For stage three, the Hercules Powder Company used a glass- filament-wound case instead of the steel employed on stages one and two, plus a very different propellant than for the first two stages. The third stage featured four phenolic-coated aluminum tubes for thrust termination and a grain consisting of two separate composi­tions. The one used for the largest percentage of the grain included the high-explosive HMX, combined with ammonium perchlorate, nitroglycerin, nitrocellulose, aluminum, a plasticizer, and a stabi­lizer. The second composition had the same basic ingredients mi­nus the HMX and formed a horizontal segment at the front of the motor. A hollow core ran from the back of the motor almost to the segment containing the non-HMX composition. It was roughly cone shaped before tapering off to a cylinder. This motor yielded a specific impulse of more than 275 lbf-sec/lbm at temperatures ranging from 60°F to 80°F. The four nozzles for stage three of Min – uteman I rotated in pairs up to four degrees in one plane to provide pitch, yaw, and roll control.63 Minuteman I, Wing I became opera­tional at Malmstrom AFB, Montana, in October 1962.64

It would be tedious to follow the evolution of Minuteman through all the improvements in its later versions, but some discussion of the major changes is appropriate. Wings II through V of Minuteman I (each located at a different base) featured several changes to increase the missile’s range. This had been shorter than initially planned be­cause of the acceleration of the Minuteman I schedule. The shorter range was not a problem at Malmstrom because it was so far north (hence closer to the Soviet Union), but range became a problem

starting with Wing II. Consequently, for it and subsequent missiles, more propellant was added to the aft dome of stage one, and the exit cone included contouring that made the nozzle more efficient. In stage two, the material for the motor case was changed from steel to titanium. Titanium is considerably lighter than steel but more expensive. Since each pound of reduced weight yielded an extra mile of range, use of titanium seemed worth the extra cost. The nozzles also were lighter. Overall, the reduction in weight totaled slightly less than 300 pounds despite an increase in propellant weight. The increase in propellant mass plus the decrease in weight yielded a range increase of 315 miles to a figure usually given as 6,300 nauti­cal miles. There were no significant changes to stage three.65

Подпись: 252 Chapter 6 MINUTEMAN II

For Minuteman II, the major improvements occurred in Aerojet’s stage two. There had been problems with cracking and ejection of graphite from the nozzles and aft closure of stage one. An air force reliability improvement program solved these difficulties. There had also been problems with insulation burning through in the aft dome area of stage three. Unspecified design changes inhibited the flow of hot gases in that region. Stage two, however, featured an entirely new rocket motor with a new propellant, a slightly greater length, a substantially larger diameter, and a single fixed nozzle that used a liquid-injection thrust-vector-control system for directional control.66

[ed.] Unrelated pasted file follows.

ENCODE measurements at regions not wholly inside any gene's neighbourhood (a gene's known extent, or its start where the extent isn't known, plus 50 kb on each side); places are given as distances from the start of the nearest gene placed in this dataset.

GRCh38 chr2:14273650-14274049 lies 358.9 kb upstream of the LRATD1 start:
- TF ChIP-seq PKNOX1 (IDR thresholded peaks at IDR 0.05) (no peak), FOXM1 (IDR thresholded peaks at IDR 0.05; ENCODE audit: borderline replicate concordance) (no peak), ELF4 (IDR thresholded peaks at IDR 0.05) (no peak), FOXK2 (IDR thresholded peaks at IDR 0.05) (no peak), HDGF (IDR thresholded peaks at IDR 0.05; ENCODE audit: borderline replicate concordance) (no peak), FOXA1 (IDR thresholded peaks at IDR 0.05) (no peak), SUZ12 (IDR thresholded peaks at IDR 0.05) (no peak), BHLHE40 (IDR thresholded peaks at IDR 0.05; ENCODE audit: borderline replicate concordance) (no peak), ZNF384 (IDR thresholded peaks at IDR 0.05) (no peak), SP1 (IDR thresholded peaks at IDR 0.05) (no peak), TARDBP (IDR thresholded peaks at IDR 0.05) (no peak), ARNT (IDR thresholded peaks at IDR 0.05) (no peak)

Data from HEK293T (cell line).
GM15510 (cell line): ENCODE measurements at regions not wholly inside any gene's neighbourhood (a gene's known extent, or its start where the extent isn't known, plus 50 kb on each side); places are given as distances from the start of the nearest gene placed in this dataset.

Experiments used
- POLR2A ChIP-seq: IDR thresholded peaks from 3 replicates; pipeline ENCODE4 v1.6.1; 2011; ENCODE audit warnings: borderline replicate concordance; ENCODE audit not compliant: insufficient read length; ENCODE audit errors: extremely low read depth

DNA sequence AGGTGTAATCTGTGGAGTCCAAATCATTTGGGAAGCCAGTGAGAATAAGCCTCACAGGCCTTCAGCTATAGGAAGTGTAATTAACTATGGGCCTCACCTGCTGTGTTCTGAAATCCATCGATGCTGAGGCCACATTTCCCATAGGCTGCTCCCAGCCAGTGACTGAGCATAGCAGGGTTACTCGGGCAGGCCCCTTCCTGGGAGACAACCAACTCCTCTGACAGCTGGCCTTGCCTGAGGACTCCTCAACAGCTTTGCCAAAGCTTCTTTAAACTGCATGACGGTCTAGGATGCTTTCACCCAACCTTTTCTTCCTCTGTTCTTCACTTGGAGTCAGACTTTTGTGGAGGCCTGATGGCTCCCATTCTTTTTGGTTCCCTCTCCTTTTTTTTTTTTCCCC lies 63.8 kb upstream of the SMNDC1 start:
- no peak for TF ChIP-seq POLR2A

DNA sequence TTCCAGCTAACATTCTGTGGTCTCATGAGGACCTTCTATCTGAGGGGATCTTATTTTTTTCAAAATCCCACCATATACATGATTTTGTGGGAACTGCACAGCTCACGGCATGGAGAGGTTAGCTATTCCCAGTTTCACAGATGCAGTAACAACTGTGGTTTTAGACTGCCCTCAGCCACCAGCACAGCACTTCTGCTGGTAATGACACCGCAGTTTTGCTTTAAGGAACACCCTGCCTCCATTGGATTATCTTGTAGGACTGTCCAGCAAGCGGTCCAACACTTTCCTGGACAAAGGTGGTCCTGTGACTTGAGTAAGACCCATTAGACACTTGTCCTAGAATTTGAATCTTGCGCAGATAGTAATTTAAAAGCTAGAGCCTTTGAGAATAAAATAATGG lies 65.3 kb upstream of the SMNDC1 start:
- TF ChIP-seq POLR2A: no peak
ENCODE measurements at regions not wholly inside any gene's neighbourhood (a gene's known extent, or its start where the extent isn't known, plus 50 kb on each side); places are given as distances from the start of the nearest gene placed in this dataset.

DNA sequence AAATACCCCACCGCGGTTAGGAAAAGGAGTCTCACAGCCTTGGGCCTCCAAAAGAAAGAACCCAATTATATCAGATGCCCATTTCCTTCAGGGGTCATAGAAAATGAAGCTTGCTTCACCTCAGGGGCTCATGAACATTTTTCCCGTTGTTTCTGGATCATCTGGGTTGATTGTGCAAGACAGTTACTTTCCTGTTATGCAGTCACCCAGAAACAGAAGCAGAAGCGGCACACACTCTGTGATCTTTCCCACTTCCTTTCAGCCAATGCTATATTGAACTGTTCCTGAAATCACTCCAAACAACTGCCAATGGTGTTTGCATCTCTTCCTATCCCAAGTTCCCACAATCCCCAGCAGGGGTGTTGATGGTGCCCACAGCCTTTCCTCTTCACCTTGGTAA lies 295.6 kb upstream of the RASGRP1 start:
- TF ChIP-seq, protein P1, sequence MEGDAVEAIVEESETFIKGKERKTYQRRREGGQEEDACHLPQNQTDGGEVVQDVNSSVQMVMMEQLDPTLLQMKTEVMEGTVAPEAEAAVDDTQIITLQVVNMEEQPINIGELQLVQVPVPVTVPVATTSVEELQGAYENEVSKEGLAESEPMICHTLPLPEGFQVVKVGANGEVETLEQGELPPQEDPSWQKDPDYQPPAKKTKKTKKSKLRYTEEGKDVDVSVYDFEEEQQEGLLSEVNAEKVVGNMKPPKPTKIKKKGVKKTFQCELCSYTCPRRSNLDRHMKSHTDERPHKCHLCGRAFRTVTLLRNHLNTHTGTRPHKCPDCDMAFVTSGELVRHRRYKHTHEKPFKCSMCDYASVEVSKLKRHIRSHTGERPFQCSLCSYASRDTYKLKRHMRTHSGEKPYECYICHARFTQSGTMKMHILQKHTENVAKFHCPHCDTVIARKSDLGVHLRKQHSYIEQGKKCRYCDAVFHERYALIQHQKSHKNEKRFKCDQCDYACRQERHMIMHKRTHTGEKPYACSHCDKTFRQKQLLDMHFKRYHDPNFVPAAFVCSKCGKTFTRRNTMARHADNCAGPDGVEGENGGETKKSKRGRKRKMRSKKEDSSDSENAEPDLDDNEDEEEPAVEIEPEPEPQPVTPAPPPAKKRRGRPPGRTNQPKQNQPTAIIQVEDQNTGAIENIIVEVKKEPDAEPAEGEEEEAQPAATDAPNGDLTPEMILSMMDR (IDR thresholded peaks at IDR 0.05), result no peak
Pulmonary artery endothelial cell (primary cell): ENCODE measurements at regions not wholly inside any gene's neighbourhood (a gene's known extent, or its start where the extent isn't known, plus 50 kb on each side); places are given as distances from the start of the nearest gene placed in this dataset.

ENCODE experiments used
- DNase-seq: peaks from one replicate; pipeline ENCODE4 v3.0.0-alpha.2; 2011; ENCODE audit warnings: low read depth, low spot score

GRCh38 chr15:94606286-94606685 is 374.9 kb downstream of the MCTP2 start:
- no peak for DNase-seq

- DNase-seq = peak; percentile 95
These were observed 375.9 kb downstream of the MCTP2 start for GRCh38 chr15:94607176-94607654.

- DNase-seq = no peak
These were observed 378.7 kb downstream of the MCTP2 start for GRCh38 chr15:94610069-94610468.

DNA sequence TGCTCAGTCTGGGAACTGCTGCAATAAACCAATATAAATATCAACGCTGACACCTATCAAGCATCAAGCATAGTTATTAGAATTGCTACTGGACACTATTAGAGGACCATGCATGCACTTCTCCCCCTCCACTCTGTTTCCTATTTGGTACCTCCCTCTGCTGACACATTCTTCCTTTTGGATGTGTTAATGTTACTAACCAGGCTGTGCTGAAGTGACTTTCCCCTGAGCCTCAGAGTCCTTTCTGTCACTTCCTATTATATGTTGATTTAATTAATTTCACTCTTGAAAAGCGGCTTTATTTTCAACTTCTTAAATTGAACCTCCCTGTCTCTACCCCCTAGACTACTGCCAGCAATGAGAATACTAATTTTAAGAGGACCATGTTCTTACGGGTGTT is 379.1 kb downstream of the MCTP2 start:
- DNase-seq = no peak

The new propellant was carboxy-terminated polybutadiene (CTPB), which propellant companies other than Aerojet had devel­oped. Some accounts attribute its development to Thiokol, which first made the propellant in the late 1950s and converted it into a useful propellant in the early 1960s. Initially, Thiokol chemists used an imine known as MAPO and an epoxide in curing the CTPB. It turned out that the phosphorous-nitrogen bond in the imine was susceptible to hydrolysis, causing degradation and softening of the propellant. According to Thiokol historian E. S. Sutton, “The post­curing problem was finally solved by the discovery that a small amount of chromium octoate (0.02%) could be used to catalyze the epoxide-carboxyl reaction and eliminate this change in properties with time." A history of Atlantic Research Corporation agrees that Thiokol produced the CTPB but attributes the solution of the curing problem to ARC, which is not incompatible with Sutton’s account. According to the ARC history, “ARC used a complex chromium compound, which would accelerate the polymer/epoxy reaction,

paving the way for an all epoxy cure system for CTPB polymer." The result was “an extremely stable binder system."67

Подпись:It frequently happens in the history of technology that innova­tions occur to different people at about the same time. This ap­pears to have been the case with CTPB, which Aerojet historians attribute to Phillips Petroleum and Rocketdyne without providing details. These two companies may have been the source for infor­mation about the CTPB that Aerojet used in Minuteman II, stage two. Like Thiokol, in any event, Aerojet proposed to use MAPO as a cross-linking agent. TRW historians state that their firm’s labo­ratory investigations revealed the hydrolysis problem. They state that “working with Aerojet’s research and development staff," they developed “a formulation that eliminated MAPO. . . ." The CTPB that resulted from what apparently was a multicompany develop­ment effort had better fuel values than previous propellants, good mechanical properties such as the long shelf life required for silo – based missiles, and a higher solids content than previous binders. The propellant consisted primarily of CTPB, ammonium perchlo­rate, and aluminum. It yielded a vacuum specific impulse more than 15 lbf-sec/lbm higher than the propellant used in stage two of Minuteman I, Wing II.68